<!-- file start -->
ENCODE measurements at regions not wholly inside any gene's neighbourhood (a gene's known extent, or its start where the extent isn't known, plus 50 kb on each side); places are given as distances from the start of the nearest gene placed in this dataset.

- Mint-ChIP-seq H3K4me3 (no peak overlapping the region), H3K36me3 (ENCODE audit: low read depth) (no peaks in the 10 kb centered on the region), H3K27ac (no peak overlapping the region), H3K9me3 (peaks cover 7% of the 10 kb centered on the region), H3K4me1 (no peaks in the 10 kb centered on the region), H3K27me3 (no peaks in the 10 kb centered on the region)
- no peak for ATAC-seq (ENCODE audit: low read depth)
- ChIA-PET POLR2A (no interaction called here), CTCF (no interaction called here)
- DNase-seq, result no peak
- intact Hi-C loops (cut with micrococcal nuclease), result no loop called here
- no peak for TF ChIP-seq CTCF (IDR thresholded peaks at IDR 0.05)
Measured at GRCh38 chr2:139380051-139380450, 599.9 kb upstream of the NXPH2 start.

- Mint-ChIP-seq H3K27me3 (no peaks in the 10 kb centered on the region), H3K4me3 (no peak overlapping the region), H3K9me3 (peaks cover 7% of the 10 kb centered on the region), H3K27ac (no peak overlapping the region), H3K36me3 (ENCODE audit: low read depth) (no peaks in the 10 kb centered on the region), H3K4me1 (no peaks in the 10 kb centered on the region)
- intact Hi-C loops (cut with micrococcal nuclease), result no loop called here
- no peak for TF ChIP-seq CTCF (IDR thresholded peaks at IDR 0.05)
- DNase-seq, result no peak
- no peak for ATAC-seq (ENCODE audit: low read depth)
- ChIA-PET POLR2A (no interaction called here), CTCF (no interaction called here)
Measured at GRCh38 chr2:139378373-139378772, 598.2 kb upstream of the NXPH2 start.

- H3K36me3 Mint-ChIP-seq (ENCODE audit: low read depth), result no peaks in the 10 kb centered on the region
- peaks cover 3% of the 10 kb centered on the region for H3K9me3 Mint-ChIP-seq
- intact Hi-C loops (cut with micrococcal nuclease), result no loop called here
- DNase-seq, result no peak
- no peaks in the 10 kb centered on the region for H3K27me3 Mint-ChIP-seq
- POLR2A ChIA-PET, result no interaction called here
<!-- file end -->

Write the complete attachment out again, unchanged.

ENCODE measurements at regions not wholly inside any gene's neighbourhood (a gene's known extent, or its start where the extent isn't known, plus 50 kb on each side); places are given as distances from the start of the nearest gene placed in this dataset.

- Mint-ChIP-seq H3K4me3 (no peak overlapping the region), H3K36me3 (ENCODE audit: low read depth) (no peaks in the 10 kb centered on the region), H3K27ac (no peak overlapping the region), H3K9me3 (peaks cover 7% of the 10 kb centered on the region), H3K4me1 (no peaks in the 10 kb centered on the region), H3K27me3 (no peaks in the 10 kb centered on the region)
- no peak for ATAC-seq (ENCODE audit: low read depth)
- ChIA-PET POLR2A (no interaction called here), CTCF (no interaction called here)
- DNase-seq, result no peak
- intact Hi-C loops (cut with micrococcal nuclease), result no loop called here
- no peak for TF ChIP-seq CTCF (IDR thresholded peaks at IDR 0.05)
Measured at GRCh38 chr2:139380051-139380450, 599.9 kb upstream of the NXPH2 start.

- Mint-ChIP-seq H3K27me3 (no peaks in the 10 kb centered on the region), H3K4me3 (no peak overlapping the region), H3K9me3 (peaks cover 7% of the 10 kb centered on the region), H3K27ac (no peak overlapping the region), H3K36me3 (ENCODE audit: low read depth) (no peaks in the 10 kb centered on the region), H3K4me1 (no peaks in the 10 kb centered on the region)
- intact Hi-C loops (cut with micrococcal nuclease), result no loop called here
- no peak for TF ChIP-seq CTCF (IDR thresholded peaks at IDR 0.05)
- DNase-seq, result no peak
- no peak for ATAC-seq (ENCODE audit: low read depth)
- ChIA-PET POLR2A (no interaction called here), CTCF (no interaction called here)
Measured at GRCh38 chr2:139378373-139378772, 598.2 kb upstream of the NXPH2 start.

- H3K36me3 Mint-ChIP-seq (ENCODE audit: low read depth), result no peaks in the 10 kb centered on the region
- peaks cover 3% of the 10 kb centered on the region for H3K9me3 Mint-ChIP-seq
- intact Hi-C loops (cut with micrococcal nuclease), result no loop called here
- DNase-seq, result no peak
- no peaks in the 10 kb centered on the region for H3K27me3 Mint-ChIP-seq
- POLR2A ChIA-PET, result no interaction called here